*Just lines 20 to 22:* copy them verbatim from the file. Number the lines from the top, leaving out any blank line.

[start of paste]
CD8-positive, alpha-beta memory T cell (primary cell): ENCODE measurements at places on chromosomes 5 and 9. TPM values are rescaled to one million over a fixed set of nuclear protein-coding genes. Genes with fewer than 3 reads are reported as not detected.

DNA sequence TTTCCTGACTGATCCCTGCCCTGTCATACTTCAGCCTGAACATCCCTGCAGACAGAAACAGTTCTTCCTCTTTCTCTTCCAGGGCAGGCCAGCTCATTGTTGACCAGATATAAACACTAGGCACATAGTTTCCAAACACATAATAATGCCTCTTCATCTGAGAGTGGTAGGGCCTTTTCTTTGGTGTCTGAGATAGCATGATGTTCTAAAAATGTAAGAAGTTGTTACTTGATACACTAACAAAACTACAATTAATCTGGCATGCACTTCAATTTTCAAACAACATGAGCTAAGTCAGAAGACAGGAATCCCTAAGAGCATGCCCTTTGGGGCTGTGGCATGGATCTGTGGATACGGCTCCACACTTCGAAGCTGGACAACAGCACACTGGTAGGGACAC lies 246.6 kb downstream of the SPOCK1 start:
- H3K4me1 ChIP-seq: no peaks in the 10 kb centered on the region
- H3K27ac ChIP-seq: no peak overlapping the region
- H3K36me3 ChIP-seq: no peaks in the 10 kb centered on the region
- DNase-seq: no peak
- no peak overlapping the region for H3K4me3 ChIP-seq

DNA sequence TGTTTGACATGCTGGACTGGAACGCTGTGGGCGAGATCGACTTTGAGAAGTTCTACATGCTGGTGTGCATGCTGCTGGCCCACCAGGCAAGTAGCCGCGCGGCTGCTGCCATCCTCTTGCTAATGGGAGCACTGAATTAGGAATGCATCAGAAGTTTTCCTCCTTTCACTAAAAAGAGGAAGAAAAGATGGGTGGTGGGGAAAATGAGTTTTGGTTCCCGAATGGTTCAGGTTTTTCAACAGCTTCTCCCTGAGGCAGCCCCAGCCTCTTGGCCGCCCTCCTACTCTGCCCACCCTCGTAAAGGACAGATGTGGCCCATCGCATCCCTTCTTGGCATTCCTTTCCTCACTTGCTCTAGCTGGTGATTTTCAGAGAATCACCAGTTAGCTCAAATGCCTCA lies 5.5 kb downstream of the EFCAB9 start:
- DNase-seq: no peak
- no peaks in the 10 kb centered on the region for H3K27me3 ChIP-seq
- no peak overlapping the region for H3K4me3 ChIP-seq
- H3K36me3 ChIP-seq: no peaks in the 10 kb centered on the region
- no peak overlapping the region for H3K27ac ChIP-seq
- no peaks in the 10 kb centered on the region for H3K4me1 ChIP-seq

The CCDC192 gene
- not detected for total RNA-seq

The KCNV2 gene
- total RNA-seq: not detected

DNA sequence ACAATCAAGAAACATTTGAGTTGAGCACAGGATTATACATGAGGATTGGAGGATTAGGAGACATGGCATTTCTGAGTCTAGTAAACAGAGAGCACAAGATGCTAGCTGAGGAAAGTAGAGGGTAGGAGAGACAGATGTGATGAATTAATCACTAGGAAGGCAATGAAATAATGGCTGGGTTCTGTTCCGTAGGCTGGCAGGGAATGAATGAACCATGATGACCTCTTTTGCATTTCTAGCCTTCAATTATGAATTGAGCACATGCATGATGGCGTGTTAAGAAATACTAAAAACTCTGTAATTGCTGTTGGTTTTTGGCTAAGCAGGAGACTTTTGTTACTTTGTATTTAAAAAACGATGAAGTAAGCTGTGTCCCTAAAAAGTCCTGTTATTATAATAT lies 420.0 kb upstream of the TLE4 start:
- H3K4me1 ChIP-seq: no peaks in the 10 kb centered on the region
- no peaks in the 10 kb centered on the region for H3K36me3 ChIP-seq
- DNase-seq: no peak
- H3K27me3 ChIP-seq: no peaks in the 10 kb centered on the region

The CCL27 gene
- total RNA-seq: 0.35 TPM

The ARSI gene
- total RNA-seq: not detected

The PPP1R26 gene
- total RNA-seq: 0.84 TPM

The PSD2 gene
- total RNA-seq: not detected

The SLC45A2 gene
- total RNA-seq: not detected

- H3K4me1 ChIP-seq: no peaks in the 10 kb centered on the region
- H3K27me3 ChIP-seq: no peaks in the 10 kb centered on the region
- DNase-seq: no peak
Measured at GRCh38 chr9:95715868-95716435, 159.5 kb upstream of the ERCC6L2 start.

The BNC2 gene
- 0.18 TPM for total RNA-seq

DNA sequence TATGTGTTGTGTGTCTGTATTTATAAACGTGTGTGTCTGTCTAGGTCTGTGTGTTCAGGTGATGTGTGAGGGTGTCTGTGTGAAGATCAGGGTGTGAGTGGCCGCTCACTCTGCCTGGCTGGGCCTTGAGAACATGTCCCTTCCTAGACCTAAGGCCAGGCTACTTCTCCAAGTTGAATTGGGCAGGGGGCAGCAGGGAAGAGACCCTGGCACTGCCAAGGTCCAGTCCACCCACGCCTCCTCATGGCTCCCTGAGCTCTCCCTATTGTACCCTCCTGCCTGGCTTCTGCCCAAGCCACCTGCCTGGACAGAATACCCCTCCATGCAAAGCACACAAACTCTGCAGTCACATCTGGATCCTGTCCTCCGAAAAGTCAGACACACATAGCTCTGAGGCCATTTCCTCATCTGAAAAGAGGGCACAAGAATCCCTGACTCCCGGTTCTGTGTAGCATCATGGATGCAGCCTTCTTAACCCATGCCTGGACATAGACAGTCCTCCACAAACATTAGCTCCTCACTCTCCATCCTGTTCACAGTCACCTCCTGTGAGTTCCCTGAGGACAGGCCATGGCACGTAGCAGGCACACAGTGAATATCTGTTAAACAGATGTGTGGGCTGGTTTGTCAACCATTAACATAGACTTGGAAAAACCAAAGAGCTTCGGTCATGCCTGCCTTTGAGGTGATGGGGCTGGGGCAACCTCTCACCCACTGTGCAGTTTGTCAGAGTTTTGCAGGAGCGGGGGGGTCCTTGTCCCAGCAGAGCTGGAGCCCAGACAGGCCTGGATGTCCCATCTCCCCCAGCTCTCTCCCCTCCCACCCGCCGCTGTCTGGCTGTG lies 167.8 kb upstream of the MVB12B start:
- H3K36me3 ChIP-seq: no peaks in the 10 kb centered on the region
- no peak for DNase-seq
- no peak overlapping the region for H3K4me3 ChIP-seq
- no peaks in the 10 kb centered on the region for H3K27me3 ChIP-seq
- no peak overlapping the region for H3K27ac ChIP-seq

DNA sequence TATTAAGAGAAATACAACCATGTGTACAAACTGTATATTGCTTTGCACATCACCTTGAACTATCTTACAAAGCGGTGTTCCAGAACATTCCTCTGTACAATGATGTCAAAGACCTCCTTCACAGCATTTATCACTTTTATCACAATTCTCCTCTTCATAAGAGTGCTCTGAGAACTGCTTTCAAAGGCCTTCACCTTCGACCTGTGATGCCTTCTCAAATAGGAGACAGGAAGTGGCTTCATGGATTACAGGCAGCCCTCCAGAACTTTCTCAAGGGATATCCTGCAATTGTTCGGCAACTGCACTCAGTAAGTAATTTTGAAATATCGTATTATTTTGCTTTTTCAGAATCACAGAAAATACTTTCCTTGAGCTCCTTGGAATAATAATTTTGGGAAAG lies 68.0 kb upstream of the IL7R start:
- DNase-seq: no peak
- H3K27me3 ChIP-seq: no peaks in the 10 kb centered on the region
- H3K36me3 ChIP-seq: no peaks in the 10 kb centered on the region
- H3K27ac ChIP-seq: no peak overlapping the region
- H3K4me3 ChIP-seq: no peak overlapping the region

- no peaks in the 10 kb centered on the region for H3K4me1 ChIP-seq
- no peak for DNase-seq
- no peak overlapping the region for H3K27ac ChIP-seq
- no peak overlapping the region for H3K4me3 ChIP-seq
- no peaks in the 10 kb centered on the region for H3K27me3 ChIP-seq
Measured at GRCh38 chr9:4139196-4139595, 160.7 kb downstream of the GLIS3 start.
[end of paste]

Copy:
- H3K4me1 ChIP-seq: no peaks in the 10 kb centered on the region
- no peaks in the 10 kb centered on the region for H3K36me3 ChIP-seq
- DNase-seq: no peak